Newspaper article The Christian Science Monitor

Mansfield and Herblock: Two American Giants

Newspaper article The Christian Science Monitor

Mansfield and Herblock: Two American Giants

Article excerpt

The Mike Mansfield I knew back in the 1960s was the most frequent guest at Monitor breakfasts. He came again and again, eager to share his views on foreign affairs and legislation moving forward in Congress. He clearly liked reporters. And we liked him.

As Senate majority leader and influential member of the Foreign Relations Committee, Mansfield was a powerful force. But he was so modest and unassuming. He never forgot where he came from - how he started out as a copper miner in Montana.

At our breakfasts, Mansfield wasn't an easy guest. Mike - and he would insist on being called "Mike" - didn't have the usual politician's tendency to answer questions with a flood of words. Instead, this candid man would reply to question after question with simply a "yep" or a "nope." Once a reporter told me he had counted 30 of these cryptic answers at one of these morning sessions.

Mike simply wasn't an equivocator. He had a view, and he refused to cover it up with gibber-jabber. This was wonderfully refreshing to us journalists.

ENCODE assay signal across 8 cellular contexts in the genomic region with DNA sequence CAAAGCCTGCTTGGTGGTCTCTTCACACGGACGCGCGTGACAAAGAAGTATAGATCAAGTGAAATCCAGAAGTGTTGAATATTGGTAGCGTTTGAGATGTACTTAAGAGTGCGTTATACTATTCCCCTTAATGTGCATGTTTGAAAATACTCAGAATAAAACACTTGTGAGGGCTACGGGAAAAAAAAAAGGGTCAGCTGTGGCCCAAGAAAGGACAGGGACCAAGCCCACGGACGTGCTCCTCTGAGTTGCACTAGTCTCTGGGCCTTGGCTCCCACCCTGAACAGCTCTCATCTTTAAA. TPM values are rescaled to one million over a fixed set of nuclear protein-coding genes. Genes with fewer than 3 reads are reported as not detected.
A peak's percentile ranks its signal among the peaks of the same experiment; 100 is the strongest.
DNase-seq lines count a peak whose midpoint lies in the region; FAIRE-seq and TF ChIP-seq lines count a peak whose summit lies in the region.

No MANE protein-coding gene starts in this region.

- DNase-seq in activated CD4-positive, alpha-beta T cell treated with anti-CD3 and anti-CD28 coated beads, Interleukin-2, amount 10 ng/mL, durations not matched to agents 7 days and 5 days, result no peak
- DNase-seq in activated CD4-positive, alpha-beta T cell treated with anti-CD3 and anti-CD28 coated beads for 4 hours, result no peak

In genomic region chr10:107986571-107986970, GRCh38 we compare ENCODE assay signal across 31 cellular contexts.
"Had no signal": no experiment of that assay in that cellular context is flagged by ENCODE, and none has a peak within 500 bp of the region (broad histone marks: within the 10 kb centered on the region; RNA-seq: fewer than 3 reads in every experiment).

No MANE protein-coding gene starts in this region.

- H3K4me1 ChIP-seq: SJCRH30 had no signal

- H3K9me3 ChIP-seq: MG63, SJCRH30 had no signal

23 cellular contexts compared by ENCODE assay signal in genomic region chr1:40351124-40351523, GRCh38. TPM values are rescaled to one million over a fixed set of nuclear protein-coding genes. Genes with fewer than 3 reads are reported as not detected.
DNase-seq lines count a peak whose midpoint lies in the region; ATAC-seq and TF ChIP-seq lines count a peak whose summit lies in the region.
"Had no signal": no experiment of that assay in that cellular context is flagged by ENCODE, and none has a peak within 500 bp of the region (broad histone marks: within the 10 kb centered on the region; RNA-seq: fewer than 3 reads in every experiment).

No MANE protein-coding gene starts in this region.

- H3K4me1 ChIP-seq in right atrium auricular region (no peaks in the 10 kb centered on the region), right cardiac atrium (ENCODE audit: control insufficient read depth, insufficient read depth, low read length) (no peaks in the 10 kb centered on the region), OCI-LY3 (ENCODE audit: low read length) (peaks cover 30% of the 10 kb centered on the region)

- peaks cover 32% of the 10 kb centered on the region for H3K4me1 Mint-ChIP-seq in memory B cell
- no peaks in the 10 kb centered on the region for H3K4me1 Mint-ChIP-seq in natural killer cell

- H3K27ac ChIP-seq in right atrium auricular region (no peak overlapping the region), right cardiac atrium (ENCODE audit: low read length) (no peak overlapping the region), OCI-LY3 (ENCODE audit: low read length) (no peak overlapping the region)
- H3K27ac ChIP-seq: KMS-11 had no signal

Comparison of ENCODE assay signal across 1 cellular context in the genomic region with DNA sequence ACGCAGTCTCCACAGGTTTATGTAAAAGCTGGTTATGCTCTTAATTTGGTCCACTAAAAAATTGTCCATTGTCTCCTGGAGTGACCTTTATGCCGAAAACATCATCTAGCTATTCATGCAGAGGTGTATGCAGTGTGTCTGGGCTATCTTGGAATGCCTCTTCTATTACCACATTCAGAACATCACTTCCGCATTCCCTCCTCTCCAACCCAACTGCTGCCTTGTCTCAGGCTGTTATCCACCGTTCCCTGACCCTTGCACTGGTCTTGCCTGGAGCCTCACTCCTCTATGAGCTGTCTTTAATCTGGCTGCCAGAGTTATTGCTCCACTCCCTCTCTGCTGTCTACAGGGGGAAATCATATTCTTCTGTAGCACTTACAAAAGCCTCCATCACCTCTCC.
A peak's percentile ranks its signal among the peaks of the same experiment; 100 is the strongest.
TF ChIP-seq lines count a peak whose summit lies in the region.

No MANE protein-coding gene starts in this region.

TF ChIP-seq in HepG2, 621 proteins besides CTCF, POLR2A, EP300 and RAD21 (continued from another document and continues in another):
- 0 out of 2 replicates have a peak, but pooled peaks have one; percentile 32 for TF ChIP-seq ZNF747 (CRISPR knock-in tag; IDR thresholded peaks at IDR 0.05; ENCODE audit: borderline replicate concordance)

But, invariably, Mike with his terseness would have responded to so many questions that - well before our 9 a.m. scheduled closing - I'd have to be pushing my colleagues to come up with queries. I'd then have to prod with, "Don't tell me you have run out of questions." And I remember how Mike would throw back his head and laugh when I made this call for help.

I talked to Mike almost every week when President Johnson was increasing US involvement in the Vietnam War. I wouldn't even have to call for an appointment. I would arrive and wait outside his office, knowing he would sweep me in to see him as soon as he had a free moment. He had read the Monitor, he said, since his college days. And he remained an admiring reader - saying he had always profited by reading our foreign-affairs coverage.

Anyway, he told me "off the record" early in the Vietnam War of his reservations about escalating US involvement in the conflict. …

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